Like many people interested in cryptozoology (the study of animals – or alleged animals – known only from anectodal evidence), I’m of the opinion that the Australian Yowie is one of the most problematic of mystery beasts. It is, in fact, so ridiculous and inconvenient that it’s difficult to take seriously. As if sasquatch, yeti and orang pendek aren’t difficult enough*, what are we to make of antipodean reports of a hairy, bipedal, ape-like creature? Back in 2006 (oh my god, four years ago already), Tony Healy and Paul Cropper collated everything known about the Yowie for their book The Yowie: In Search of Australia’s Bigfoot (Strange Nation, Sydney, 2006).
The Yowie may, or may not, have anything to do with North America’s Bigfoot but, as the authors admit (p. 161), they had to use the word ‘bigfoot’ in the title ‘in order to make the subject of the book more easily recognisable to non-Australian readers’.
* I don’t reject the possible existence of these creatures out of hand.
While it’s all very well saying that any and all reports of an ape-like creature in the Australian bush are nonsense and that the phenomenon can hence be rejected without question, the problem is that at least some Yowie accounts really do sound extremely intriguing at the very least. Maybe all the reports represent misidentifications, hoaxes and the manifestations of cultural stereotypes or something, but even if this is so, there’s still an interesting phenomenon here that’s worthy of investigation. Those of us predominantly interested in zoology sometimes forget that cryptozoological reports might tell us more about folklore, psychology, witness perception and/or cultural transmission than anything else (see Meurger 1995, Meurger & Gagnon 1988). As a result I still think that investigation of subjects like the Yowie is worthwhile, and within the remit of science. Please remember this as you read the following: I’m nowhere near happy with the idea that the Yowie might be real, but – whatever the phenomenon represents – it’s interesting.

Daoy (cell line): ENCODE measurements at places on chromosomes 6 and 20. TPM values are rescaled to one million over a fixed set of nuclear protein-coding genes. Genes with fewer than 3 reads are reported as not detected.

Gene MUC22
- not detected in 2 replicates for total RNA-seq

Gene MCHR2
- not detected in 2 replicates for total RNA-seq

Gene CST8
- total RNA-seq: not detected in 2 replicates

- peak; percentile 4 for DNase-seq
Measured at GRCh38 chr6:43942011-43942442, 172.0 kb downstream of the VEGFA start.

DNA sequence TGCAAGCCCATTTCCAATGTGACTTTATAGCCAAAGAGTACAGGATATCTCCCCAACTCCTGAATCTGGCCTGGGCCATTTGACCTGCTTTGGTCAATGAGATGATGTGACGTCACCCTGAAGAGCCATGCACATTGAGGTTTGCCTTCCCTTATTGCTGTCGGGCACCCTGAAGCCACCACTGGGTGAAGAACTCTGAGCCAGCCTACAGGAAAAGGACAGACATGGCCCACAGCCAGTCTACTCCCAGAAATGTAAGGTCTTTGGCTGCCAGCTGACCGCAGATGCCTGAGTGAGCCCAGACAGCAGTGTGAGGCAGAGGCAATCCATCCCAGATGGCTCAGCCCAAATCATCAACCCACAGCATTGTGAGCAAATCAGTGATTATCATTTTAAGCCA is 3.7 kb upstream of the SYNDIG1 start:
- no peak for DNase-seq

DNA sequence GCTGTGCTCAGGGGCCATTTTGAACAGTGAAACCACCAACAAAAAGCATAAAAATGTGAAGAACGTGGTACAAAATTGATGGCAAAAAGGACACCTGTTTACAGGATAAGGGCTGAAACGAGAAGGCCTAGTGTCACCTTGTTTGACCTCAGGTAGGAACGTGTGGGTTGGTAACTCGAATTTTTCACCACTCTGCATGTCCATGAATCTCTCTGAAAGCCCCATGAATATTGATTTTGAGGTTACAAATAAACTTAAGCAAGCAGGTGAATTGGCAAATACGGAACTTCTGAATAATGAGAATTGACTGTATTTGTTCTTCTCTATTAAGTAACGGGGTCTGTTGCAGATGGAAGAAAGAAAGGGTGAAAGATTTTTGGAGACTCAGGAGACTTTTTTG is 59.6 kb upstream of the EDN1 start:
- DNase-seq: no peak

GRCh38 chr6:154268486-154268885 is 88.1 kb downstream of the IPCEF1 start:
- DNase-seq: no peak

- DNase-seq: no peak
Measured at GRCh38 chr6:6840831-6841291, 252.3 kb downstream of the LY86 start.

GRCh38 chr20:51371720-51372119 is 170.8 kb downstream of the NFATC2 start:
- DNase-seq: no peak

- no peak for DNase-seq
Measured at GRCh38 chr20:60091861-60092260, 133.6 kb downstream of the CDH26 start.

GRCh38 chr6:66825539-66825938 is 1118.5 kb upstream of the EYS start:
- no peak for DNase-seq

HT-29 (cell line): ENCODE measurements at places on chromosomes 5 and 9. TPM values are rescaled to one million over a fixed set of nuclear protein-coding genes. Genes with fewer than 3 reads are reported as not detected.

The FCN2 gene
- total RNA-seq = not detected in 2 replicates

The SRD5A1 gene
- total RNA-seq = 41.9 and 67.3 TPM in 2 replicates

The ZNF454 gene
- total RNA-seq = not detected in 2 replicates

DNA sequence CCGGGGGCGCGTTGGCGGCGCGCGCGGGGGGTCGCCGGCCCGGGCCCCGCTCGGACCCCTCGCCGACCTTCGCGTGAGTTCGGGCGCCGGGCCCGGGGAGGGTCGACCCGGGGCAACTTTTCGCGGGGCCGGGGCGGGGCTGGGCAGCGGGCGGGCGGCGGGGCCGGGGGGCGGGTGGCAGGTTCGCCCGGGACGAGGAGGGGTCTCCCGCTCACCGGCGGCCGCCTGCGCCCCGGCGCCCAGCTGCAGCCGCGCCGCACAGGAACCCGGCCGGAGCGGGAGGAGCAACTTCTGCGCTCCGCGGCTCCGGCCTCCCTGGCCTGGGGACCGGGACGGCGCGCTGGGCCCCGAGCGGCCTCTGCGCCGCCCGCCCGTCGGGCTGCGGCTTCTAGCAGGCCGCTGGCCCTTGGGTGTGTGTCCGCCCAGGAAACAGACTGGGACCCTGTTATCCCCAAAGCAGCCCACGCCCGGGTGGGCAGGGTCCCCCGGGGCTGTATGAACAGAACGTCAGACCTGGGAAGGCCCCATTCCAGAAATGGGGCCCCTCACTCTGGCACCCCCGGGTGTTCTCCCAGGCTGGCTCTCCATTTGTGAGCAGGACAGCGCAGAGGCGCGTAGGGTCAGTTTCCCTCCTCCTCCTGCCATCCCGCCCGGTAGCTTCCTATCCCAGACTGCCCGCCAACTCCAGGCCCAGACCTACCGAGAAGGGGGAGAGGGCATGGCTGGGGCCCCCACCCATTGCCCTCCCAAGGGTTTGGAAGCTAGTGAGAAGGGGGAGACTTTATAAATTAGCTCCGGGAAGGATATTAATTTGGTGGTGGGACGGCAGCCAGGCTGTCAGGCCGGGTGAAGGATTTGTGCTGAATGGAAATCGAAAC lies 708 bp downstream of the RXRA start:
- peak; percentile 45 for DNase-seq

The three ages of Yowie
Anyway… I really enjoyed reading Healy and Cropper’s book, even though some of the material was, necessarily, repeated from their 1994 book Out of the Shadows: Mystery Animals of Australia (Healy & Cropper 1994). They discuss everything that’s known about the Yowie, include virtually all relevant illustrations, and include a catalogue of the 300+ Yowie accounts of which they’re aware. An early chapter reviews Aboriginal references to the giant, hairy, man-like creatures known variously as Dulugar, Yahoo, Devil-Devil, or Jimbra. I was interested to discover that a Yowie was reportedly seen by the three girls who star in the book and movie Rabbit Proof Fence during their 1931 escape from the Moore River Native Settlement [adjacent illustration of a ‘wood devil’ attack represents an event that supposedly happened near the Einasleigh River, Queensland, during the 1880s].
Colonial awareness of hairy, bipedal, primate-like creatures in the Australian bush goes back to the 1820s at least, and various ‘Australian gorilla’ accounts were reported during the late 1800s and early 1900s. We’ll call this the ‘historical phase’. For the most part, these early accounts sound much like modern ones (Healy & Cropper 2006).
Yowie reports went quiet for much of the 20th century (we’ll call this the ‘quiet phase’), though we do know that people in rural areas were still aware of the creature, and apparently encountering it (as demonstrated by recently discovered and long-overlooked accounts from the 1910s, 20s, 30s, 40s and 50s). Healy & Cropper (2006) suggest that there might be a few reasons for this ‘quiet phase’. The Australian population became highly urbanised during this time, naturalists became less active, rural news became ignored or was deemed irrelevant by city-based newspapers, and Aborigines went through one of their most difficult periods ever and lost much of their cultural heritage.
During the 1970s, the Yowie became better known to white Australians. This was almost entirely due to the newspaper and magazine articles written by Rex Gilroy. As the authors state, Gilroy is a problematic character (search Tet Zoo for previous comments), and his contributions haven’t exactly made mystery animal research in Australia all that reputable. Nevertheless, it would be wrong not to credit his contribution, and he’s essentially responsible for getting the ‘modern phase’ up and running. Other Yowie researchers emerged soon after, and in the following decades, including Graham Joyner, Malcolm Smith, Healy and Cropper themselves, Dean Harrison, Gary Opit and Tim the Yowie Man (yes, really). You may have heard that Tim successfully fought against Cadbury’s (the confectionary company) after they tried to get him to stop using his unique moniker (at the time, Cadbury’s were marketing chocolate products called yowies: they’re hollow chocolate figures containing toy animals. I collected these toys, but was only able to do so up to series 2, as shops stopped selling them after that!) [adjacent sketch produced by Katrina Tucker following a sighting made in Acacia Hill, NT, in August 1997].